Forget Me Not

Mia Dalia

August 15, 2023

The night closed in on him. The sound of artillery had at some point became a background drone like the white noise machine he used to fall asleep to. But every so often, a bullet whizzed by in a close call, and it still jarred him. He was amazed something still had the power to jar him—he’d become so desensitized by the last few months.

Couldn’t remember the last time he showered; his feet were a mess of bloody blisters, there somehow was never quite enough food or time to eat. And sleep… he still slept but it was so far from restful that it seemed it ought to have a different word to describe it altogether.

These people—they spoke his language. He was shooting at people who spoke his mother’s tongue and it felt profoundly wrong. None of it seemed real. From the day it began.

This wasn’t a war his grandfather told him stories about. This was… something else entirely.

And he was here because he was told to be here. There’d never been a choice, not really. A third-generation military man; it was in his blood, in his bones. He’d never even entertained the idea of doing anything else with his life.

It was hot, too hot, and humid too. Sweat pouring down his face occasionally made it through the long thick lashes he used to get teased about and into his eyes—it stung. He wiped his dirty forehead with the dusty sleeve of his uniform. Took a moment to orient himself.

Where were they? Oh, yes. He remembered now. A place so small it barely made it onto most maps, but strategically significant enough to attack.

They didn’t want an all-out battle, but the locals seemed ready for them. Armed with anything from handguns to pitchforks—pitchforks; steel glint of determination in their eyes. These people would fight to the death to protect what was theirs.

From what he saw earlier during the day, there wasn’t much to protect here. The village (selo) appeared to have been stuck in time as if the pervasive modern world seldom dared to find its way in. The place was positively medieval in a way. You could easily imagine these ancient-looking houses as dvoryshche homesteads, self-sufficient and family-owned and -operated.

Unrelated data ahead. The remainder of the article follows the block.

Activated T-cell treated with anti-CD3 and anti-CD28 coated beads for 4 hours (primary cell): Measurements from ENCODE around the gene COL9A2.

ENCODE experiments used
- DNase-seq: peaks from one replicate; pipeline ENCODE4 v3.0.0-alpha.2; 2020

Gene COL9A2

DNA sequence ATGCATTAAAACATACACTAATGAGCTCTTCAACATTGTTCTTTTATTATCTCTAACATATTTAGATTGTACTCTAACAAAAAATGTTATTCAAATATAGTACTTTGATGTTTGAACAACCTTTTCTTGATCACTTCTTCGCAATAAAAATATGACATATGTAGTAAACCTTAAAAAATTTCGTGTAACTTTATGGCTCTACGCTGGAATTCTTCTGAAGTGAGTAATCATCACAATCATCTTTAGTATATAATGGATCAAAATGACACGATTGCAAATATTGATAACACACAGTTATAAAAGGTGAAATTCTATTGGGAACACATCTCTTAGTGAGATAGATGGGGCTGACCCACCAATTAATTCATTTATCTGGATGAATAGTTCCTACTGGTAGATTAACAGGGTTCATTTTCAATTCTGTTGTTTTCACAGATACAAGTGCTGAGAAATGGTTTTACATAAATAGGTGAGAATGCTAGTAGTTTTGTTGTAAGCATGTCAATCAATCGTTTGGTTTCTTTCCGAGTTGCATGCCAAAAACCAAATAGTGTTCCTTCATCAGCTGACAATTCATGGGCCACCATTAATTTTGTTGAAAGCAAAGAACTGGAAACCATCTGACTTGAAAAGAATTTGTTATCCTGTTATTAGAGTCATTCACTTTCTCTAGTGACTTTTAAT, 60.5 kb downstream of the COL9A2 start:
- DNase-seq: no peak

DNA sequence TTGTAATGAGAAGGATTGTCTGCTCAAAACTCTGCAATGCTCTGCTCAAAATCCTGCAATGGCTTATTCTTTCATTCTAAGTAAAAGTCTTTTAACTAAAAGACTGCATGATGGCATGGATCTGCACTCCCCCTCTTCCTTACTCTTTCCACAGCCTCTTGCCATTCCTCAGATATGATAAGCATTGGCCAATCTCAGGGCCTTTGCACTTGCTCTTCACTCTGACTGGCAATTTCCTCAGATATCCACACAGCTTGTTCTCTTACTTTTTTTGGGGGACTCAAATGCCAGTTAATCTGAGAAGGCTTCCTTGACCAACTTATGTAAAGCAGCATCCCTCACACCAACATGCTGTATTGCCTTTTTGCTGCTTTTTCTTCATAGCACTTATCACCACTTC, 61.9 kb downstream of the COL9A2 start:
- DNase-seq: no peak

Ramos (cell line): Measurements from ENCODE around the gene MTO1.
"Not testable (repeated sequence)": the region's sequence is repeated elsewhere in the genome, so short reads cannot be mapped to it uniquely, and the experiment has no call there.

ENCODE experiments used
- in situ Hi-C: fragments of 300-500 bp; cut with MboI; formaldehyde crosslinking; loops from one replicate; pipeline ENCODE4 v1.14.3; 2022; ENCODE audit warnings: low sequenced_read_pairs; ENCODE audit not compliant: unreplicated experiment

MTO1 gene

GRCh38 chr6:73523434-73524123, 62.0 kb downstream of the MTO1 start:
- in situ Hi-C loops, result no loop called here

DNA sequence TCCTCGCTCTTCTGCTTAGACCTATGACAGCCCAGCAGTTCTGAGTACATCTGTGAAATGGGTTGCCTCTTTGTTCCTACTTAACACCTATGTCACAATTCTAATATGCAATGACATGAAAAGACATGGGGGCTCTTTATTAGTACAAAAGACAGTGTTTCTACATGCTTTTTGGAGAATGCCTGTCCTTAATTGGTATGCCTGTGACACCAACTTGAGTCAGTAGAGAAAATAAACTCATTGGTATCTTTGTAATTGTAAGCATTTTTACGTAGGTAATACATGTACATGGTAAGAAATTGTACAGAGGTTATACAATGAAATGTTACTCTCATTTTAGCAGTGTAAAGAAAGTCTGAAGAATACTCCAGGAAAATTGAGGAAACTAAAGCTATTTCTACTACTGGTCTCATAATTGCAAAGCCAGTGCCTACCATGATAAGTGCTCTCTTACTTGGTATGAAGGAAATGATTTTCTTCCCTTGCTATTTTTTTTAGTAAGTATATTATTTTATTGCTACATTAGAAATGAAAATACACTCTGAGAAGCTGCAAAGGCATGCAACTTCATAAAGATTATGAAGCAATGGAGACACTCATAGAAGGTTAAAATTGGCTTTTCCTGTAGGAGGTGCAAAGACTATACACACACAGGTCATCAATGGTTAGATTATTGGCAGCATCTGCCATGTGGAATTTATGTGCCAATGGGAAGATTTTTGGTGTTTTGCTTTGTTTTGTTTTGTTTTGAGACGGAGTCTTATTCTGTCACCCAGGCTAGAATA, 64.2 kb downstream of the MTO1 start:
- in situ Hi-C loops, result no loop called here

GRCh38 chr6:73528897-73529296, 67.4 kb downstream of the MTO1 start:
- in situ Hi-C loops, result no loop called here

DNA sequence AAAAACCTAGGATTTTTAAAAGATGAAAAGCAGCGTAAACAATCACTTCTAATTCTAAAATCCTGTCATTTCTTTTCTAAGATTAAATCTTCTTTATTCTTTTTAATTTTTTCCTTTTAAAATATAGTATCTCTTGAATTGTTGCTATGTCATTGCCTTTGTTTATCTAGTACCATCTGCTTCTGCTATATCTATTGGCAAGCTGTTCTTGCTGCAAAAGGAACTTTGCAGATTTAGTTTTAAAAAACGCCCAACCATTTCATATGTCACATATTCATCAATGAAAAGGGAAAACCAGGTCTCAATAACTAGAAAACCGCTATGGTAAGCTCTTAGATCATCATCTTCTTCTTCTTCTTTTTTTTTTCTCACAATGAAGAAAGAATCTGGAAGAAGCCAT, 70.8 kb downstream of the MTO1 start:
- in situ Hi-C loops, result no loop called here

He loved history, studied it extensively, still read heavy nonfiction tomes on it whenever he got a chance. Maybe he should have been a historian instead.

The village must have been hit by the collectivization efforts once. The old machine-tractor stations stood abandoned on the outskirts—modernization attempts summarily rejected by the locals, who went back to agriculture in their own way, tried-and-true methods that had withstood the test of time.

He didn’t want to fight these people, didn’t want to kill these people. He hoped they could be persuaded to lay down their weapons and disperse. But it was all too far gone by now; the diplomacy attempts over before they even began.

It no longer mattered who shot first. The second the bullet struck a ten-year-old girl—he could still remember the doll she had in her hand, not the girl herself, but the doll. The motanka doll—a peculiar local toy, made of fabric and left faceless as if open to the imagination’s own projections. The one the girl held was clad in a colorful dress, white and red, with black and green accents. More red added as the girl’s blood splattered on it and then all dust as it hit the ground.